UVP Gel Tools (50,478 bytes) Sensors the UVX Radiometer relies on one of the three optional calibrated sensors to provide the intensity measurements. Each sensor consists of a Sensor Housing, a three foot (0.9m) long cable, and a phono style plug; this arrangement allows the placement of the probe in hard-to-reach locations. Simply slide the sensor plug into the port at top of the UVX Radiometer, the port is at top left on the housing. Each sensor incorporates a socket at the rear so that the sensor may be installed, held place by means of a common ¼ inch 20 tpi (threads per inch) camera tripod bolt.

WARNING: Because of its sensitivity to high heat the UVX Radiometer and its Sensors are not recommended for use in ultraviolet curing systems, or in environments above 122 Deg. F (50 Deg. C).

Right: the three available UVX Sensors for use with the UVX Digital Radiometer (50,478 bytes).

Optional interchangeable Sensors for the UVX Digital Radiometer:

    PN 97-0016-01: UVX-25 Sensor, Shortwave. Calibration point 254nm, Bandpass 250-290nm
    PN 97-0016-04: UVX-31 Sensor, Mediumwave. Calibration point 310nm, Bandpass 280-340nm
    PN 97-0016-04: UVX-36 Sensor, Longwave. Calibration point 365nm, Bandpass 335-380nm

Full face-on exposure of the sensor to the source while recommended is not required since accurate readings are still possible. This is because each probe's cosine sensitivity is nearly perfect.

Sensor Accessories:

    PN 98-0035-01: Attenuator, providing 10% transmission (10 to 1 reduction)

UVP UVX Sensor front and back (45,411 bytes) The UVX Radiometer has been engineered to make operation as fool-proof as possible. Incorporating a continuous battery monitor, the "Battery Condition Indication" LCD warns the operator of insufficient voltage to prevent inaccurate readings. Even if the battery is installed backwards, then the "Reverse Battery Correction" feature stops the current flow immediately to protect the internal circuitry.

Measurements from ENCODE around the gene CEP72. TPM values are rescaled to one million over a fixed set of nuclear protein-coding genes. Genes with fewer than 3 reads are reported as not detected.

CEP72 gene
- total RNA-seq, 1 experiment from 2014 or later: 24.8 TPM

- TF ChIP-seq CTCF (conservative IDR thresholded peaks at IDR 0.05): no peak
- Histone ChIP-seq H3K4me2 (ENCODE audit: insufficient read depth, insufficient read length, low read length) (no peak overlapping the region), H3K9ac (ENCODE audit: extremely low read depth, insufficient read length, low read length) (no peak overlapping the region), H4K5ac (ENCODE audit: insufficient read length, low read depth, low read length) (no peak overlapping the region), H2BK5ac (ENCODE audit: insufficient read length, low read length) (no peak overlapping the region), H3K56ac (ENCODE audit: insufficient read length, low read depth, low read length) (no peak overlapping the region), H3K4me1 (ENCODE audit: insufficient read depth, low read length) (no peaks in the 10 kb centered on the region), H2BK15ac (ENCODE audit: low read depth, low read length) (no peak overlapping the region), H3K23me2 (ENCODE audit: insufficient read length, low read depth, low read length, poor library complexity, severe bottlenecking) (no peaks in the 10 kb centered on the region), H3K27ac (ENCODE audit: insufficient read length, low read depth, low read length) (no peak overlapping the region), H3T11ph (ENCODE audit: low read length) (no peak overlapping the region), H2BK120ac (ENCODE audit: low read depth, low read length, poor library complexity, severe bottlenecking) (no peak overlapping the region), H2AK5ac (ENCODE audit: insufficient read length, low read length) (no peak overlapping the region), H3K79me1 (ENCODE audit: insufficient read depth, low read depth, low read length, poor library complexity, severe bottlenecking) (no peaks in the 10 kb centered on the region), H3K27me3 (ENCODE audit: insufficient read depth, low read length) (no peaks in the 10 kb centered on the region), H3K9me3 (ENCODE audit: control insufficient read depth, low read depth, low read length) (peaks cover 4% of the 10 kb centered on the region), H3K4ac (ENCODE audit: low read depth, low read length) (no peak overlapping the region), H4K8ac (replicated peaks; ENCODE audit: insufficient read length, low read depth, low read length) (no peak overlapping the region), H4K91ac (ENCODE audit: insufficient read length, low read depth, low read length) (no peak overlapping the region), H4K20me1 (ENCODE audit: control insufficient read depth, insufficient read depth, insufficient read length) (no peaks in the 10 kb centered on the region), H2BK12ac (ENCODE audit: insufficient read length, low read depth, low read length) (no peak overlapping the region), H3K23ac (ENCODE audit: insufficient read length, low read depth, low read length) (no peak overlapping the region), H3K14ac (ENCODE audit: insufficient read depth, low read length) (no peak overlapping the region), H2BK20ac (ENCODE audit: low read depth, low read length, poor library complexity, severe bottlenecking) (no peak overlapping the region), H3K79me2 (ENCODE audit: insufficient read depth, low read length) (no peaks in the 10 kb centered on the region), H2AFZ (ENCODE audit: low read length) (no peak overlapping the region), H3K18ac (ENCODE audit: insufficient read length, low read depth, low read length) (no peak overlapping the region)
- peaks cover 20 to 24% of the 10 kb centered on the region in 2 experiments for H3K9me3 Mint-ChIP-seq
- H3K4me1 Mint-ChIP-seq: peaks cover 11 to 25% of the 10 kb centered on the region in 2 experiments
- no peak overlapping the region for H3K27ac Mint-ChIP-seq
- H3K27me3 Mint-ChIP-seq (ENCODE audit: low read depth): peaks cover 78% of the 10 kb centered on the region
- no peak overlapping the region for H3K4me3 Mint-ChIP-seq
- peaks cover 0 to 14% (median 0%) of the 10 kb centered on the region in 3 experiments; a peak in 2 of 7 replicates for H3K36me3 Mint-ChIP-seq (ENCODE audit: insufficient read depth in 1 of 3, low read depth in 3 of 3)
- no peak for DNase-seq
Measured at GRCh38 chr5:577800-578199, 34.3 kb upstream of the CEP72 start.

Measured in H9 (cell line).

One common 9 volt alkaline battery will typically provide about 120 hours of operation. The UVX Digital Radiometer will indicate a LOW BATTERY condition by displaying the colon ':' symbol in the LCD panel. When you see this then immediately replace the battery.

Right: UVX Sensor back panel showing the labels and the ¼-20 tpi socket, and a front view showing the sensing port (50,478 bytes).

UVP UVX Radiometer back (36,596 bytes) Operation for the convenience of our customers, the back panel of the UVX Digital Radiometer has a label that also reviews the basic operation procedure:

1. Plug in the appropriate UVX sensor to the UVX Radiometer.

2. Place the UVX Sensor into the ultraviolet environment.

3. For normal operation set the HOLD/READ rocker switch to READ

4. Push OFF/ON-TEST rocker switch down to ON-TEST position: the display will indicate '1888' for one second indicating all LCD panel segments are working.

5. Change the range selector rocker switch to yield the highest resolution. Note a blanked display indicates over range. When the over range indication occurs you should push the rocker switch to select a higher sensitivity range to enable a correct measurement.

6. To hold the display setting at its current level indication set the HOLD/READ rocker switch to HOLD.